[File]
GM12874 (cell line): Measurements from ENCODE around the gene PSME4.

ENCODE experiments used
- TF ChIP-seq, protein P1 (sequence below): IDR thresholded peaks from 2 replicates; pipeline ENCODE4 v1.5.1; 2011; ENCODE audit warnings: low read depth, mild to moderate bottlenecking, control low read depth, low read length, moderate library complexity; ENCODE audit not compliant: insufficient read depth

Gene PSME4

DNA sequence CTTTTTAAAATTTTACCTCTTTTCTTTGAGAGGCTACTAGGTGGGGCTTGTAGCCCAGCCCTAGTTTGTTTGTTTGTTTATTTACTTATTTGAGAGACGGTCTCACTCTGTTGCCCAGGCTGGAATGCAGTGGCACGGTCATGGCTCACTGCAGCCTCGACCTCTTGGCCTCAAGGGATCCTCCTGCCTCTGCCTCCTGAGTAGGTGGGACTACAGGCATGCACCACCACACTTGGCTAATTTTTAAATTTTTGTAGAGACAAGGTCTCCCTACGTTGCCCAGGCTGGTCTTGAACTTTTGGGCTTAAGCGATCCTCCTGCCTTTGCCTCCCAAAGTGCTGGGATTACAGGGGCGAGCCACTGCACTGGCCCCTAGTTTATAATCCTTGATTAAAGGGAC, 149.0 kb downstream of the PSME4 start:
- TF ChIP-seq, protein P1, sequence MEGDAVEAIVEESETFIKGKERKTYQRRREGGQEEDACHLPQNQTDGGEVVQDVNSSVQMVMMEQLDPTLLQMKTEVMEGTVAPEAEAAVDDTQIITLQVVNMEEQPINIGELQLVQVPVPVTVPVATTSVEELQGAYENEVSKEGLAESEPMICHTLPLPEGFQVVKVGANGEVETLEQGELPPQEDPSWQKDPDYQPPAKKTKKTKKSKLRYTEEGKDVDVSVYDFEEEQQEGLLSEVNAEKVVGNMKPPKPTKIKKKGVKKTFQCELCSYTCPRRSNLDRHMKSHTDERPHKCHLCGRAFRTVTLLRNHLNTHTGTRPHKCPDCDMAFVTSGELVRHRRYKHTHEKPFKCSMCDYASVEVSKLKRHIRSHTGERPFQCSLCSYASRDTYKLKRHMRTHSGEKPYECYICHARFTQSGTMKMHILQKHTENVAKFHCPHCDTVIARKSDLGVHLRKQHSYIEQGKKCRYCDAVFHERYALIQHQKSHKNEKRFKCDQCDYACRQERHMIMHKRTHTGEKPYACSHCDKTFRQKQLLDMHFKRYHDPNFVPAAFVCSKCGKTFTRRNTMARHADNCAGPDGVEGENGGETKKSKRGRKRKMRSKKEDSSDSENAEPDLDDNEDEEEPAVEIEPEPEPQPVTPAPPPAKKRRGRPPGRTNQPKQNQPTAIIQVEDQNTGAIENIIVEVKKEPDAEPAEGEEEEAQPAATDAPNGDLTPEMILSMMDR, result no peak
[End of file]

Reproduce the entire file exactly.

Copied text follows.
GM12874 (cell line): Measurements from ENCODE around the gene PSME4.

ENCODE experiments used
- TF ChIP-seq, protein P1 (sequence below): IDR thresholded peaks from 2 replicates; pipeline ENCODE4 v1.5.1; 2011; ENCODE audit warnings: low read depth, mild to moderate bottlenecking, control low read depth, low read length, moderate library complexity; ENCODE audit not compliant: insufficient read depth

Gene PSME4

DNA sequence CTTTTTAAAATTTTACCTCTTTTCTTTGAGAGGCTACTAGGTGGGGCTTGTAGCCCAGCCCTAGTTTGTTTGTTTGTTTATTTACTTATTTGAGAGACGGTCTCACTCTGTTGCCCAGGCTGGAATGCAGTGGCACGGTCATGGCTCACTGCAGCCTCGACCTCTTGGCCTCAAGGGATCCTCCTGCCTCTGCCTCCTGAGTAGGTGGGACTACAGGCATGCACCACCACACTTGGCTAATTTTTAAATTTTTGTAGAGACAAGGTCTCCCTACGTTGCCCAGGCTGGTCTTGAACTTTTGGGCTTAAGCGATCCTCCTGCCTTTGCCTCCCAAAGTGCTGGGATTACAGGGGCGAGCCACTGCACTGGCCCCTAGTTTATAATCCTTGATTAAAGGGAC, 149.0 kb downstream of the PSME4 start:
- TF ChIP-seq, protein P1, sequence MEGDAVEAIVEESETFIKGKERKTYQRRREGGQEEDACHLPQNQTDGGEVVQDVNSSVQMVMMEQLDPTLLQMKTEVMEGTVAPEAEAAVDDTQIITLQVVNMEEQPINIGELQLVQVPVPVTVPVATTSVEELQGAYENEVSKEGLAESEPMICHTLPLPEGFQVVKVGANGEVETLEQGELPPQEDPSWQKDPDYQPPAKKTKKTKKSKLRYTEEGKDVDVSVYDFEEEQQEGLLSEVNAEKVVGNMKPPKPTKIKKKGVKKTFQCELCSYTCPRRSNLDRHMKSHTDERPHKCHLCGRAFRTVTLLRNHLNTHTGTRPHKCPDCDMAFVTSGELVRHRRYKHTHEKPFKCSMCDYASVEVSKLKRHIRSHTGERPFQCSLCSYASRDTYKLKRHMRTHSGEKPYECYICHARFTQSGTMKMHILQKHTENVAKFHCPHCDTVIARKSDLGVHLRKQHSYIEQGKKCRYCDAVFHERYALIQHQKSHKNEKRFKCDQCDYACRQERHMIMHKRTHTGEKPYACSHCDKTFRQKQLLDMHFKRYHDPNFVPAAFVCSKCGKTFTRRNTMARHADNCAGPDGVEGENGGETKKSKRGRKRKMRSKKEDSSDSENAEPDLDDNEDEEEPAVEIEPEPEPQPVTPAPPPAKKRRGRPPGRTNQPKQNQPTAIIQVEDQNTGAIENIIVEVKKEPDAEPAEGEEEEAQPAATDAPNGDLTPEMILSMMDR, result no peak